Okay so it’s official. In between rocking out the Hanging Gardens and the rest of the goodies, Vertecology LLC has gone to the bees. Specifically, mason bees, little critters that are about 100 times as effective as honey-bees at pollination and without the sting or the susceptibility to the dread Colony Collapse Disorder. In layman’s terms this means that mason bees, 140 species of which are native to North America (there are about 300 species worldwide, mainly in the Northern Hemsiphere) are so easy to “keep” that even kids can do it and don’t need special training or clothes, and it also means that the fruit apocalypse predicted by doomsayers with the attendant collapse of the bees doesn’t have to happen.
In fact honeybee populations are in trouble, but if enough of us get mason bees augmenting them in the garden, we can still enjoy peaches, plums, apples and apricots and lots of other stuff for a million seasons to come. And when the honeybees do make a comeback, which they certainly will as queens adapt to the new ecological reality, their sharing of the turf with the native, solitary mason bees will not hurt anyone, in fact, will allow for an even more robust ecology.
The idea of offering a number of habitat designs came with a fun and lively bug in my ear by the name of Laura “Bee” Ferguson, principal of Bee Haven International, and we’re both working closely with Pacific Domes International of Ashland, Oregon. While I haven’t got the much hoped for day job with the folks at Pacific just yet we are now excited to be working together on this venture.
In anticipation of the page launch I put up a number of the habitats for sale at the first annual Autumn Ashland Maker’s Market put on by the Southern Oregon Crafters’ Collective, sold a few and got a lot of interest.
So now it’s time to let the secret out, the page is up… click here or just go to the “Mason Bee Habitat” link at the top of this site. There’s a much richer bit of info up there, and it’s going to fill in more in the coming days and weeks, as will the product and build-it-yourself options. On a business front this is exciting too, as it creates an additional layer of very affordable, participatory, permaculture-oriented Vertecology products that will move very quickly and provides the opportunity to prototype and test out business models formerly reserved only for the big installs a lot more easily. Here in fact is the current business plan & financials, if you’re so inclined, thanks to SCORE on this one.
If you’ve got a garden in the zones where mason bees thrive (check the spread on the Mason Bee Page) or know someone who does, make a purchase if you can either from the sidebar on the right side of the Mason Bee page or directly from the Etsy shop… it will support Vertecology, the ecology at large and bring you a lot more yummy fruits and veggies next spring. And do keep checking back as I’m about to get crazy on the design side of things.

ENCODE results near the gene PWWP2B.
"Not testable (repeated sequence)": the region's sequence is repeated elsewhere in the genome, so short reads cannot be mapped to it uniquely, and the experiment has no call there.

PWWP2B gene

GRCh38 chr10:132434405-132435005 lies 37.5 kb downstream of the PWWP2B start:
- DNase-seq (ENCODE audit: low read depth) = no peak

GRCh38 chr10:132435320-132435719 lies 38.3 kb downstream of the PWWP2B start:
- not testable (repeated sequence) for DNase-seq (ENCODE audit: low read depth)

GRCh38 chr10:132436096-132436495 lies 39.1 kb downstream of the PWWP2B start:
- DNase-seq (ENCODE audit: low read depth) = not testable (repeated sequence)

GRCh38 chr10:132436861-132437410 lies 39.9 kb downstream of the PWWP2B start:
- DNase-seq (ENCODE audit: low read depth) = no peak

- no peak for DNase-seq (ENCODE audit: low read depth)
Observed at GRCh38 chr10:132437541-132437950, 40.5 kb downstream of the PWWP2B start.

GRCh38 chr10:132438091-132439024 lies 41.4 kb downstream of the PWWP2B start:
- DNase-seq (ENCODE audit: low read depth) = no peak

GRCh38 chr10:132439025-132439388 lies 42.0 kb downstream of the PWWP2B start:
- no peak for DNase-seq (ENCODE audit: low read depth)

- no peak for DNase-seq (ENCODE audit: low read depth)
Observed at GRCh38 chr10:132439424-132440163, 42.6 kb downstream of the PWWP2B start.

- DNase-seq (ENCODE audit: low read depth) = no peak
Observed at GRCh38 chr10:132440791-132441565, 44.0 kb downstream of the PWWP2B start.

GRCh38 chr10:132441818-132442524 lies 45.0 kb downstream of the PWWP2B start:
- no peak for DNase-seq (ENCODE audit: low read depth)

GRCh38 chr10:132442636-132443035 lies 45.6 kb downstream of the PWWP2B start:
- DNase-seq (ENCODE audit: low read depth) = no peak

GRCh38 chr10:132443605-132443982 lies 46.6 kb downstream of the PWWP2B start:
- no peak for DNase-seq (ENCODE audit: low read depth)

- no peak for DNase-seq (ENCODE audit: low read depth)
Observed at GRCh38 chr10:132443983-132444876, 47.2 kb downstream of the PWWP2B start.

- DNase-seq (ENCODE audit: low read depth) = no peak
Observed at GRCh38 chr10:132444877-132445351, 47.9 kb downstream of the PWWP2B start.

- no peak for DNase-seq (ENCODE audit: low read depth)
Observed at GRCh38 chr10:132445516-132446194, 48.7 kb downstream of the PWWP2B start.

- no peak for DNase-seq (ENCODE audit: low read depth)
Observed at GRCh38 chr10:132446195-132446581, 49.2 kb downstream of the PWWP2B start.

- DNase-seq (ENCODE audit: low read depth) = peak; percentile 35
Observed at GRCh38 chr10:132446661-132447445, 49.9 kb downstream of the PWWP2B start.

Thanks again and enjoy!
Ever the iconoclast, or at least ever the wannabe, I spent a good number of my teen years insisting on an all-black wardrobe, and to this day I still have my happy black days. Leaving for school in September, Mom would always ask “Aren’t you hot?”
“Nah…” (yes, but it was about looking good. Sweat, what sweat?)
So everyone knows a black outfit on a hot day is very different than a white one, even when they’re otherwise identical. Black absorbs heat and white reflects it.
But just how useful might this principle prove in ecological design? What opportunities does it provide? Could we generate flow in still ponds with patterns of black and white stone? Create temperate and tropical microclimates right next to each other? How about artificial winds where the air gets purified as it flows? Could we reduce the need for powered heating and cooling with color? If so, painting the house isn’t just about pretty; it’s functional… and more profoundly beautiful.
So to grow as a designer and see what’s possible, I pulled together an experiment. It isn’t rocket science, and I know I’m not the first to do it, but it was great to engage.
With one of my wooden octahedron prototypes, about 3 feet to a side already painted black for the LooptWorks show, I painted the other one white. On each I put a triangular “table top” made of half-inch ply, one painted black, the other white. Then I lined them up about two feet apart along the sun-arc so that both got full sun all day and so that neither sat on a hotter or colder spot than the other.